Growing Old Together is a Blessing Not All Get to Enjoy – Queen of Ordinary – December 5, 2014

2008_1108WB2Wedding0344  Not everyone has the joy of growing old with their love.

“Grow old along with me! The best is yet to be, the last of life, for which the first was made. Our times are in his hand who saith, ‘A whole I planned, youth shows but half; Trust God: See all, nor be afraid!” – Robert Browning

One of the sweetest things I saw on my trip to Scotland was the way elderly couples walked down the street holding hands.  My mom and dad still do that at age 83 and 81.  I love seeing elderly couples who are still in love.

Some don’t get to experience this because of singleness, widowhood, or divorce.  I’ve been single for a very long time.  I’ve been busy in my single years, but there is part of me that still longs for God to send a precious man into my life to be my friend, my companion, my love and let us grow old together side by side.

Billy Graham and his wife have been a good example of growing old together.  This is what he says about aging.  “When granted many years of life, growing old in age is natural, but growing old with grace is a choice. Growing older with grace is possible for all who will set their hearts and minds on the Giver of grace, the Lord Jesus Christ.”

If you are growing old with someone you love, please know that you are truly blessed.


Facing a Fear of Heights at Snowden, Wales – Queen of Ordinary – December 1, 2014

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There are some things that frighten me, but fear of heights is probably at the top of the list.  These photos were taken on top of Snowden – the tallest mountain in Wales.  We rode a train up, but still had a ways to walk and up a lot of stairs to reach the absolute summit.  As close as I was to the top, I was afraid to make those last 10 – 20 stone stairs, but our travel guide and my travel companions came back for me and I went to the top of the top with them.  I was as tense as a mouse trap, but once I came back down from the last flight of stairs, I was awfully glad I had done it and swallowed my fear.

In my heart I knew that God doesn’t want us to be prisoners of our fears.  I could have just as easily “set it out,” but I was too stubborn to let my fears overcome my faith in God’s ability to help me.

Another place where I had to fight through the fear was the Carrick-a-Rede rope bridge which seemed like at least 100 feet above the cliffs and surging ocean below.  I wrote about that experience in a previous post.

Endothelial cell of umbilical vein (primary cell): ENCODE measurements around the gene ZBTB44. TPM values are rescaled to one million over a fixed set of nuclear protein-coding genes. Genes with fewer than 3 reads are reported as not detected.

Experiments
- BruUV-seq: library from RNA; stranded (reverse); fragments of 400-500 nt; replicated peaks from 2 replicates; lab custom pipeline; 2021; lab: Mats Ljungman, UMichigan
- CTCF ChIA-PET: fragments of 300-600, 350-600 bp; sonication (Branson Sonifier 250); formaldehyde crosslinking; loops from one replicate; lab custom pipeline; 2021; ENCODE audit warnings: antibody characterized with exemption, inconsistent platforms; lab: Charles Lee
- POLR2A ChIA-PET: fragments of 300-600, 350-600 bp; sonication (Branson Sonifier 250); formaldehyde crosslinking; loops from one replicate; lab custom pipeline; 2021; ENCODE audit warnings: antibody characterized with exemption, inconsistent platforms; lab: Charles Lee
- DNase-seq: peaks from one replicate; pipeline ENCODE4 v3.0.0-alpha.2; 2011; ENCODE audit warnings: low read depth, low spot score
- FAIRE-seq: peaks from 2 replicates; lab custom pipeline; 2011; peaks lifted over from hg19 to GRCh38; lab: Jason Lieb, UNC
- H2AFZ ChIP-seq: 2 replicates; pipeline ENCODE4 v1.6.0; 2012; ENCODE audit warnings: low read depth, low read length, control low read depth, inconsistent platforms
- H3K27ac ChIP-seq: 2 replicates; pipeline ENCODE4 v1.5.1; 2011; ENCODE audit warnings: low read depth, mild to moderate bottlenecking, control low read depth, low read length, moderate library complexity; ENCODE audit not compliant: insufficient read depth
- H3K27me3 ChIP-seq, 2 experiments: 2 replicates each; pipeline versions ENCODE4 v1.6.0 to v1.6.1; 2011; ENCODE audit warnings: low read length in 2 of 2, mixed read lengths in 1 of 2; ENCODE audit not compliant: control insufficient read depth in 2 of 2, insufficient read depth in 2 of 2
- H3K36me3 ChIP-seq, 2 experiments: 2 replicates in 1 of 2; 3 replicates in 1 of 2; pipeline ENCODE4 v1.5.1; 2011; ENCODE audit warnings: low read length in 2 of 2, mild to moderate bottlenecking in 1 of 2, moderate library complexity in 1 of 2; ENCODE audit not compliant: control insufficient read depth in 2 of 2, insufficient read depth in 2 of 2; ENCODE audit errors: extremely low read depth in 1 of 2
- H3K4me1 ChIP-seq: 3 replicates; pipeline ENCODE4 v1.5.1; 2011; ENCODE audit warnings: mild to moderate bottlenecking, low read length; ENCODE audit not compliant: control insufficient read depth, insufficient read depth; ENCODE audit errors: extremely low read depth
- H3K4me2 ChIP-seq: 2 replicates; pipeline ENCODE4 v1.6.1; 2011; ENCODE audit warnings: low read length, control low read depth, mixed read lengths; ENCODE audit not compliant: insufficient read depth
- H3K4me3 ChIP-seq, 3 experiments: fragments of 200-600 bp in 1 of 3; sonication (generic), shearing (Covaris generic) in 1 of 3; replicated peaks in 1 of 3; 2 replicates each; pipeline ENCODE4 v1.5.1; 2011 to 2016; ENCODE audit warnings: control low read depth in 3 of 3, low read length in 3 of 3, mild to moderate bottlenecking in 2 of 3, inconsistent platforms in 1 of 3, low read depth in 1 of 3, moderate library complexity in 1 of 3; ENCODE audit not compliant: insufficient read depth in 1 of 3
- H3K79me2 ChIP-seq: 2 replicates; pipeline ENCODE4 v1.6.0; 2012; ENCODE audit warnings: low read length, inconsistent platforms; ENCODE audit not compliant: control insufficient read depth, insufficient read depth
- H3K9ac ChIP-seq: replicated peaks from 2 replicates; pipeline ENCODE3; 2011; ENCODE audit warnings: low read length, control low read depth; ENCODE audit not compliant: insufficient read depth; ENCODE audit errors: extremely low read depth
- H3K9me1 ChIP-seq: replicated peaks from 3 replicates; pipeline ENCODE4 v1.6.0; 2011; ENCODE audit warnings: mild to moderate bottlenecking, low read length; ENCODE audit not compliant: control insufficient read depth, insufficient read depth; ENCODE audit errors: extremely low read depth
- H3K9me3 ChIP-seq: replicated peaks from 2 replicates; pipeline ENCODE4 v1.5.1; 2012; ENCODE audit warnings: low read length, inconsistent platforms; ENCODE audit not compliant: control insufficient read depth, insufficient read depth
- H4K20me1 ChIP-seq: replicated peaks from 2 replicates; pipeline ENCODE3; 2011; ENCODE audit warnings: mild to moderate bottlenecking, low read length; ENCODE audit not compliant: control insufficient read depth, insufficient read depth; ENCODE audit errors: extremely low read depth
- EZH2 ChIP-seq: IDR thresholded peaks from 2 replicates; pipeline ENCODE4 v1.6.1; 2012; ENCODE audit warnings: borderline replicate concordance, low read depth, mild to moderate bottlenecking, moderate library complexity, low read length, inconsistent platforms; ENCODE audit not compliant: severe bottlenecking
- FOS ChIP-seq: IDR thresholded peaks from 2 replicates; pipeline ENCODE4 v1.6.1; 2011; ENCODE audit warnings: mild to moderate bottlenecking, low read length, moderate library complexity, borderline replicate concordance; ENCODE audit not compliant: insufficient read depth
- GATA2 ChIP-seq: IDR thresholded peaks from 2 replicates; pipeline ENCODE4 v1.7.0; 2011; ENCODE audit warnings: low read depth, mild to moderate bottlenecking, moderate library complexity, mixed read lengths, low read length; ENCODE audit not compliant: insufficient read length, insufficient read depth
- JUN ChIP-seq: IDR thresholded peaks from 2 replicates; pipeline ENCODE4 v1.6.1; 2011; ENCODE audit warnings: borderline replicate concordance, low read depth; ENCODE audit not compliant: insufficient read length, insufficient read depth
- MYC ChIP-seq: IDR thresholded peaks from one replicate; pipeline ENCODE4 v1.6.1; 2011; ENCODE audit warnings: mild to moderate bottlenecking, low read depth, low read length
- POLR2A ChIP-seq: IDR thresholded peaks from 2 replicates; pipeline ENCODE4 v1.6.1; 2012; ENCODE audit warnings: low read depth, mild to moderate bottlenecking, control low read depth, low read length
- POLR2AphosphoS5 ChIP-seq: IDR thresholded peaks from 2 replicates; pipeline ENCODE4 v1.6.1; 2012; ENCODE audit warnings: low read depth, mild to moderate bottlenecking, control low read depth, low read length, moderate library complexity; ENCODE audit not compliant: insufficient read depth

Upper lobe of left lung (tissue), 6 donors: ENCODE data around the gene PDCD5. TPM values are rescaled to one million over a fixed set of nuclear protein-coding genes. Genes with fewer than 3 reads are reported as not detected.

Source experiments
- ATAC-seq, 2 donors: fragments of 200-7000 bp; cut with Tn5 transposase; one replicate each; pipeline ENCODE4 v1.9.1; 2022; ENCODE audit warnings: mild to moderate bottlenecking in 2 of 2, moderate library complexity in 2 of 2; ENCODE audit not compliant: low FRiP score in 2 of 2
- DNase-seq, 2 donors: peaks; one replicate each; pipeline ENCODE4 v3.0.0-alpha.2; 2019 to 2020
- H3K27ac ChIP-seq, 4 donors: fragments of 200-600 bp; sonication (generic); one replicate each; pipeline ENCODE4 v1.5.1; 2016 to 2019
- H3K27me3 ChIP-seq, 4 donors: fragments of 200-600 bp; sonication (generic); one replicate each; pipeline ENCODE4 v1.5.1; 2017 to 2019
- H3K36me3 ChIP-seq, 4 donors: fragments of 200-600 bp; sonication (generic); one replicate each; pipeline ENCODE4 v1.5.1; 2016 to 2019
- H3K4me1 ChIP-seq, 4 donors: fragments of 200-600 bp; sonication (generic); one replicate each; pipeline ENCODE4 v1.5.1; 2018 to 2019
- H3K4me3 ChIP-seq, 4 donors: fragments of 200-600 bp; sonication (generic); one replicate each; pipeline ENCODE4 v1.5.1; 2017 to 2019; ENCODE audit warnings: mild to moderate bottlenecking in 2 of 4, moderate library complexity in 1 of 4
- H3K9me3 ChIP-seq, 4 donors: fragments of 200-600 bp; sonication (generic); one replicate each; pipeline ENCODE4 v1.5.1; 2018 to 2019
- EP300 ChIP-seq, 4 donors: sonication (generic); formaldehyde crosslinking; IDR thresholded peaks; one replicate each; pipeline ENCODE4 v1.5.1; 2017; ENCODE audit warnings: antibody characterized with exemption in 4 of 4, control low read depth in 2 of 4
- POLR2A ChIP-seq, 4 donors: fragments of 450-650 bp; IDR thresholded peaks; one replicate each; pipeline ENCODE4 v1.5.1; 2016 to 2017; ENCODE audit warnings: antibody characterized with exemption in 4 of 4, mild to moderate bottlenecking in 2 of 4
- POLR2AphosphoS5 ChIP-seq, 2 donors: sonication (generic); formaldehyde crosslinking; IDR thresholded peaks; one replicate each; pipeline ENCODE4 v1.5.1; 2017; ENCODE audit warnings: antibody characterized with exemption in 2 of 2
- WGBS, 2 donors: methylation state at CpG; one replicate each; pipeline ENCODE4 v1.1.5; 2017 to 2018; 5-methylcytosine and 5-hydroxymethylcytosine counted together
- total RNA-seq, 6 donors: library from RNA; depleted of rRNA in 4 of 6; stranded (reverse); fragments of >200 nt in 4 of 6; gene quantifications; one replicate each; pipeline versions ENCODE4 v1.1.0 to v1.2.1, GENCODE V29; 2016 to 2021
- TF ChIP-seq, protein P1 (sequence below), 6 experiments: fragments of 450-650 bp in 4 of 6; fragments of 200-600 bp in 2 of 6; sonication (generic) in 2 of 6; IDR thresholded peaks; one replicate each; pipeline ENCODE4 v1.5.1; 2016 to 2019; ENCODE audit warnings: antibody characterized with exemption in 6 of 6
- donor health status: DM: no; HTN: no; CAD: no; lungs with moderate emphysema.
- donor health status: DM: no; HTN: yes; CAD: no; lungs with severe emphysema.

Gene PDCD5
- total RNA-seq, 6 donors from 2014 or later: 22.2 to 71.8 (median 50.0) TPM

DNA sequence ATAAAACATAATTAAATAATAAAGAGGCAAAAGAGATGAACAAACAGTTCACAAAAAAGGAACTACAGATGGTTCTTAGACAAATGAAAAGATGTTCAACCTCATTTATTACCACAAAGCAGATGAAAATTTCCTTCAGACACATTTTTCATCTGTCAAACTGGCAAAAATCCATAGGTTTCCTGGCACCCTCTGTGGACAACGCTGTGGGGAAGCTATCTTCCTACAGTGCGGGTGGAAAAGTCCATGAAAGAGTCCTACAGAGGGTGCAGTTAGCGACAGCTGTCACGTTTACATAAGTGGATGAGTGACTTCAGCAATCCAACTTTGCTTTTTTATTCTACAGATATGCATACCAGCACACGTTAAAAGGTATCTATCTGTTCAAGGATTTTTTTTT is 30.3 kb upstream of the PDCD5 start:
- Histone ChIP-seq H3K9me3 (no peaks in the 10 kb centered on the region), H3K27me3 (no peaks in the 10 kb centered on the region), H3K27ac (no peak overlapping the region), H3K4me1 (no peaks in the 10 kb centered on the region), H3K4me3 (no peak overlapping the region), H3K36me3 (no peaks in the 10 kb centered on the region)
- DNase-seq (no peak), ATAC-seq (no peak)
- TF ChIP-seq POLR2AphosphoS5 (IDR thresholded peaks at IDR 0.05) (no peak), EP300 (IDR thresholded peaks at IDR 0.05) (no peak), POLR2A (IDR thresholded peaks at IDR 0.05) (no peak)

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The William Wallace Monument was another challenge with over 250 spiral stairs straight up and then the same coming back down.  The rooftop tour of Penrhyn Castle also required a long climb up spiral stairs to the rooftop and then a view from the top of the castle.

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How did I find the courage to do these terrifying things?  I didn’t want to miss out on any part of our journey or fail to enjoy what the whole group experienced.

My fear of heights didn’t vanish, but I didn’t let that fear paralyze me into not doing what I wanted to do.  I kept quoting a bible verse to myself at the highest points, Philippians 4:13 – “I can do all things through Christ who strengthens me.”

Smailholm Tower – Scottish Borderlands – Queen of Ordinary, 2014

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Smailholm Tower, built in the 1500s was not one of the most impressive structures we saw in our journey through Ireland, Scotland, England, and Wales, but it was beautifully situated and served for inspiration as the backdrop for more than one famous writer.  This type of tower is referred to as a peel tower.  It is located in the Scottish Borderlands and sits atop a crag of Lady Hill, with a wide vista view of surrounding lands.

Sir Walter Scott visited his grandfather there when he was a child and spent a good deal of time at this location when he was young.  This tower provides the setting for Sir Walter Scott’s ballad, The Eve of St. John.    His sketch of the tower was include in Scott’s Poetical Works. 

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Margaret J. Anderson, who wrote the children’s novel In the Keep of Time, used Smailholm Tower as the location for the adventure in which four English children experience time travel both backwards and forwards.

One of the pioneers of photography, Fox Talbot, photographed Smailholm Tower as part of his collection, Sun Pictures in Scotland.

I particularly liked the lay of the land around the tower.  The view was stunning and peaceful looking out in every direction at land that gently rolled away.  I also found a beautiful door to photograph, which made the experience a well rounded one.

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This structure made me realize that inspiration comes from many things for writers, photographers, singers, and artists.  Smailholm was neither grand nor luxurious, but it has made an impact on people through the years.  If we are open to inspiration, it may come to us in places we least expect.

Wood Carvings at St. John’s Cathedral – Oban, Scotland – Queen of Ordinary – November 23, 2014

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St. John’s Cathedral was a beautiful church we visited in Oban, Scotland.  I was struck by the many beautiful carvings at the ends of pews, on seats, on podiums and throughout the church.

How do you know when artistry is at work?  Take something practical and functional, then add incredible detail that doesn’t improve the practicality of the thing, but makes it more aesthetically pleasing and you will see artistry at work through the hands of the one who created it.  Below are some carvings on pews and woodwork we found in this church in Oban, Scotland.

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The intricate carvings in the woodwork were amazing.  They were not necessary by any means, but certainly added beauty, and allowed the artists creative expression in their work.  It is as if the person carving the wood turned each opportunity into a thing of beauty and gave it as an offering unto God.